University of San Diego and San Diego State are the hosts. State is where Gwynn played his college baseball and -- after a 20-year Hall of Fame career with the Padres -- where he coached. Gwynn died on this date last year after a three-year struggle with salivary gland cancer. He was 54, and the tournament was one of his last projects.
In Syracuse, N.Y., on Tuesday night, Tony Gwynn Jr. will remember his father while at the same time trying to keep his mind on the job at hand. The younger Gwynn, now 32, is trying to stave off the ultimate end of his baseball career with the Triple-A club of the Nationals. He's hitting .236.
"When I had such a hard time with it last year, I realized that I have to live each day in the moment," he recently told MLB.com. "The more I looked back and tried to move forward, I realized that it's too hard to do this job and do it any other way.
"When his birthday came [May 9], on that day and on the day before, it was tough. Those two days were extremely tough for me. I think my teammates could attest to that. The days following, I tried to focus on what I had to do baseball-wise. It's just too complicated and too difficult to split your brain between those kinds of thoughts -- dealing with my father and doing the job that you want to do."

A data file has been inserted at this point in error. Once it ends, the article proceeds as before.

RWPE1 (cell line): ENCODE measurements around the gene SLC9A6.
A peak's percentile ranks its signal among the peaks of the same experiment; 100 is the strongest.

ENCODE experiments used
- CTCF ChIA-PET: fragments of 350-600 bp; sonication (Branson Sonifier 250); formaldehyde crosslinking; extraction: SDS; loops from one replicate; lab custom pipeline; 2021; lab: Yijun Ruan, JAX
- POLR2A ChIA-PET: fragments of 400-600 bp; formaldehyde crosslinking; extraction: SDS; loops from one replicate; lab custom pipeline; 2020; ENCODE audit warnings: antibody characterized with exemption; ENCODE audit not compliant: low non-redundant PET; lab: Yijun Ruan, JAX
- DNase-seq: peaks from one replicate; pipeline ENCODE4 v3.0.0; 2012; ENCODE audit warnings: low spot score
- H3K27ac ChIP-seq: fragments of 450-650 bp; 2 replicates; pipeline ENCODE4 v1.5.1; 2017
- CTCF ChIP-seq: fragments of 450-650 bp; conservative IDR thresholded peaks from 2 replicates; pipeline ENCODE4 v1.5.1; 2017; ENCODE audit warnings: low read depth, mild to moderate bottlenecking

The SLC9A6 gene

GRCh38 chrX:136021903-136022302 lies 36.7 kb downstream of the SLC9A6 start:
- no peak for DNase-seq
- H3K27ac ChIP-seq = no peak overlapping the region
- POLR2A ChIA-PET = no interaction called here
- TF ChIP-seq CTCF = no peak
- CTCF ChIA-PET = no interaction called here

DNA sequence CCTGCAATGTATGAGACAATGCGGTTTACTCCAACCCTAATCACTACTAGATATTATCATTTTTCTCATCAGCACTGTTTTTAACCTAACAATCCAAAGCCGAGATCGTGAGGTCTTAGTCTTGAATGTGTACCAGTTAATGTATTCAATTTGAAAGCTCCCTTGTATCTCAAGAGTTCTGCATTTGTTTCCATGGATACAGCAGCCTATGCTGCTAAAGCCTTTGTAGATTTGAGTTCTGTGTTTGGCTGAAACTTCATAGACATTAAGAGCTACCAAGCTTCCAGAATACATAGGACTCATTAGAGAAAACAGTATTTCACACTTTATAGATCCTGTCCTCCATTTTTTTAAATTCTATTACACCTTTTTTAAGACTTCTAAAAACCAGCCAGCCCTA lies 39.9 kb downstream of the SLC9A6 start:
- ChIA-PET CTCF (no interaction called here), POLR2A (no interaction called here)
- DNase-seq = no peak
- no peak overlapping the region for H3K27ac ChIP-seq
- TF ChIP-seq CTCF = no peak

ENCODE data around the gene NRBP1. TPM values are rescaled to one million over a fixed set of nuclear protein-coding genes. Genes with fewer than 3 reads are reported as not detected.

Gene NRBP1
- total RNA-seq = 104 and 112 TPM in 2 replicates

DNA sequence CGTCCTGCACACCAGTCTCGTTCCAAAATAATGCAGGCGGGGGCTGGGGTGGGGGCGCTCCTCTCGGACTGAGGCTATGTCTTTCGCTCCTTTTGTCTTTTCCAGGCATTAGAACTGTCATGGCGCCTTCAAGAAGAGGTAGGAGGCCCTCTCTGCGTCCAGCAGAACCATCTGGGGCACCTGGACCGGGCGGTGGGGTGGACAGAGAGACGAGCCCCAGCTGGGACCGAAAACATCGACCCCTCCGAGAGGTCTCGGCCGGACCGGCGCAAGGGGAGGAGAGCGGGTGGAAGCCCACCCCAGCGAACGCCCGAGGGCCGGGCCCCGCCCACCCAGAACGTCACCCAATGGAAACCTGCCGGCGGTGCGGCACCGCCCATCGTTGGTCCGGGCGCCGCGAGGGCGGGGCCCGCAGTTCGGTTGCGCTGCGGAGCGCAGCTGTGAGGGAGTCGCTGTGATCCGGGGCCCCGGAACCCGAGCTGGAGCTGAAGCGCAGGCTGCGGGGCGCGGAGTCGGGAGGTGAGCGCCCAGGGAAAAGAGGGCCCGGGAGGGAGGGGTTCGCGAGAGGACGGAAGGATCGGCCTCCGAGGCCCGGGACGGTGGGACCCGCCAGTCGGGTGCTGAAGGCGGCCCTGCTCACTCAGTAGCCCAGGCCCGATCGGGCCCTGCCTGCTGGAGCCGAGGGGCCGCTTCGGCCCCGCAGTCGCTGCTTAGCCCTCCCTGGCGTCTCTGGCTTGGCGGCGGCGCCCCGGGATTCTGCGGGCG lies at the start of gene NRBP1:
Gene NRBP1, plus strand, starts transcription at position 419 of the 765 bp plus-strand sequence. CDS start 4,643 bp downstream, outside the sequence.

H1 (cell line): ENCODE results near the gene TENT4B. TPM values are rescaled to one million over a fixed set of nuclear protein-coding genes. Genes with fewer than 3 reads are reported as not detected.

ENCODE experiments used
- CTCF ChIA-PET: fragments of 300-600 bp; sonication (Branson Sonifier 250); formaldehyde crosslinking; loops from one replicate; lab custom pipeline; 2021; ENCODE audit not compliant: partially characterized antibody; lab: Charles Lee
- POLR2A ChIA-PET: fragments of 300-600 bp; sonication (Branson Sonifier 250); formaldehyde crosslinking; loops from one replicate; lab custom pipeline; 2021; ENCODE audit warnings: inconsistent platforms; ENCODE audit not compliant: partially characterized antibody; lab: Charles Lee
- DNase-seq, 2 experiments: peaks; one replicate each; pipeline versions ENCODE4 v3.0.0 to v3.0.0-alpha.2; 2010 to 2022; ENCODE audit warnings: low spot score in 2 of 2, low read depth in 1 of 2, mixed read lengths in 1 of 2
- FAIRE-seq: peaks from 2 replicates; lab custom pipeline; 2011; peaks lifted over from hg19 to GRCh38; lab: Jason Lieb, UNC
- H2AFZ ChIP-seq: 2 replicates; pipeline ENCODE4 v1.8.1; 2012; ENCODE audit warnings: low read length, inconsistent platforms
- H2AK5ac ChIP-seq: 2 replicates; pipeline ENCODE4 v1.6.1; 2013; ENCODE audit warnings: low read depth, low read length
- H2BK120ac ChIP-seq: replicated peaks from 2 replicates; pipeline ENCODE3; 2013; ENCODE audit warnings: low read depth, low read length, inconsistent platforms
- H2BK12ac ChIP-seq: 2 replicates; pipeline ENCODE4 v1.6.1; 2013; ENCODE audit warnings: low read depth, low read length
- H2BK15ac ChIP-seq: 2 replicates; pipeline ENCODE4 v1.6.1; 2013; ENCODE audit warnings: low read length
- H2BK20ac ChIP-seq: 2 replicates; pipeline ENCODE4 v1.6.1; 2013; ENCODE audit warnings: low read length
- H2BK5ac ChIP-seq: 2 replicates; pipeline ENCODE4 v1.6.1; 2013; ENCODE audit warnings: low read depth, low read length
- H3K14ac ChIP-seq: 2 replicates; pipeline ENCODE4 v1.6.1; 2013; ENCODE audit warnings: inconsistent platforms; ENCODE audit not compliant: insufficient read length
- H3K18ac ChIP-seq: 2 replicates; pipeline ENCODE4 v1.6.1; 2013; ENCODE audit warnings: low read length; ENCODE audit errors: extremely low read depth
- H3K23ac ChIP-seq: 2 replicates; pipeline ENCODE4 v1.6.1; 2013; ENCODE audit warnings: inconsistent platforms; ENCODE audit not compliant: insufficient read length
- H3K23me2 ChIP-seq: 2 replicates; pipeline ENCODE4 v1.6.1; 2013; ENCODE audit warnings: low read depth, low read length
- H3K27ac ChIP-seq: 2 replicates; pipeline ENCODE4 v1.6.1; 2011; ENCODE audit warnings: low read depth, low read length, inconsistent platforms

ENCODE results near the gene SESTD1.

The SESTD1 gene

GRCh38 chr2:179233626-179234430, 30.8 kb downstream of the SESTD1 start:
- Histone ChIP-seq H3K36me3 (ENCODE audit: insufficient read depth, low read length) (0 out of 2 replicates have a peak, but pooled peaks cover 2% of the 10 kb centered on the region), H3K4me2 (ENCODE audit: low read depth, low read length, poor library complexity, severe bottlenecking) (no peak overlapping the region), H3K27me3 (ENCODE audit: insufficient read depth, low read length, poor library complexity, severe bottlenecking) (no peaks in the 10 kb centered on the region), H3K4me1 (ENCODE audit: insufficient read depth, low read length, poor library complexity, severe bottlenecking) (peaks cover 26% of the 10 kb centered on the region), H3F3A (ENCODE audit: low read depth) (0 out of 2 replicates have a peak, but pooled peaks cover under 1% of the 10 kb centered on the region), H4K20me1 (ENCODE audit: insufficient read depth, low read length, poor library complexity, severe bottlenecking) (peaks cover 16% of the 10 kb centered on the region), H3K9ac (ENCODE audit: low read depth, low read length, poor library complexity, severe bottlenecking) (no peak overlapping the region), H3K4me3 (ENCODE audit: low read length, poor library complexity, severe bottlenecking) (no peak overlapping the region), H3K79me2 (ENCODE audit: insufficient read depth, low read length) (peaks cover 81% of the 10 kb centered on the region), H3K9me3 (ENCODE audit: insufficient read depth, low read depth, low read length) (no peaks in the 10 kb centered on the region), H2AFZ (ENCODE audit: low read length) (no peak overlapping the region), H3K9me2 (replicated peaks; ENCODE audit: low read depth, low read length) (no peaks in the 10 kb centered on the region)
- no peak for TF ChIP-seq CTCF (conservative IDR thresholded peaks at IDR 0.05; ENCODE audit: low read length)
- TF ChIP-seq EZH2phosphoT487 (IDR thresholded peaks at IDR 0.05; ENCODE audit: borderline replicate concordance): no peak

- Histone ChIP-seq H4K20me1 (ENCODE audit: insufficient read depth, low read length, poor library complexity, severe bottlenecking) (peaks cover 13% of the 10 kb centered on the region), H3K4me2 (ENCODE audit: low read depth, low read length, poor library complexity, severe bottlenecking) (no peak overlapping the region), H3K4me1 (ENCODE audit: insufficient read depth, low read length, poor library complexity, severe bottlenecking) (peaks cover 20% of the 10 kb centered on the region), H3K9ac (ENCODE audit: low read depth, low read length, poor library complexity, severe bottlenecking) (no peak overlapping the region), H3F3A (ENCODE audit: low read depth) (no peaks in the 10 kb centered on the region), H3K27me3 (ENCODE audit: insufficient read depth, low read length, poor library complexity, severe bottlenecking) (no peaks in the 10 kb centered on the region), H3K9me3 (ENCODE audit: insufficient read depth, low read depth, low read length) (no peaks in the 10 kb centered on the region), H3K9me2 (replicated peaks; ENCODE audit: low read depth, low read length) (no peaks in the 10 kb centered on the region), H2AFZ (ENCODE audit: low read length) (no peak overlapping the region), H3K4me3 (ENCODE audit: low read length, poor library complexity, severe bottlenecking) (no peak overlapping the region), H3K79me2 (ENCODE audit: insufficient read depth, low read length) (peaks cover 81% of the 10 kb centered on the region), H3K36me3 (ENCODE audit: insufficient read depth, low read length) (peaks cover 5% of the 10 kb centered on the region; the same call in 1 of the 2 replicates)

Gwynn Jr. expected to experience similar emotions this week as thoughts inevitably turned again to his dad. It was Father's Day last year when Gwynn Jr., playing for the Phillies, knew his father was in dire shape. The Phillies gave him the option to go home to San Diego. He called his mom, Alicia, who told him to stay and do his job. That's the way his dad would have wanted it.
Gwynn Jr. called his dad on the big day and was advised that he couldn't come to the phone.
"I told my mom to just wish him a happy Father's Day and that we'd talk some other time when he could talk," Gwynn Jr. recalled. "And I never got that chance. He passed the next day."
After the funeral, Gwynn Jr. returned to the Phillies. On June 24 at Citizens Bank Park, he was sent up to pinch-hit with two out and nobody on in the bottom of the eighth inning. He received a standing ovation from the crowd of 24,860. On July 28, the Phillies released him. He was hitting .163 at the time. He was given a reprieve of sorts when the Phillies re-signed him and sent him to the Minor Leagues.
His father won eight National League batting titles, had a lifetime batting average of .338 and accumulated 3,141 hits. He was inducted into the National Baseball Hall of Fame, along with Cal Ripken Jr., in 2007. Gwynn Jr. played for his father at State and talked to him almost every day.
Before becoming ill, Gwynn worked incessantly with his son, to retool his swing. No matter. Gwynn Jr. is a .238 lifetime hitter with 381 hits in parts of eight big-league seasons for four teams.
Last winter he returned home to San Diego, trying to decide what to do. He realized very quickly he owed it to himself to take another whack at baseball.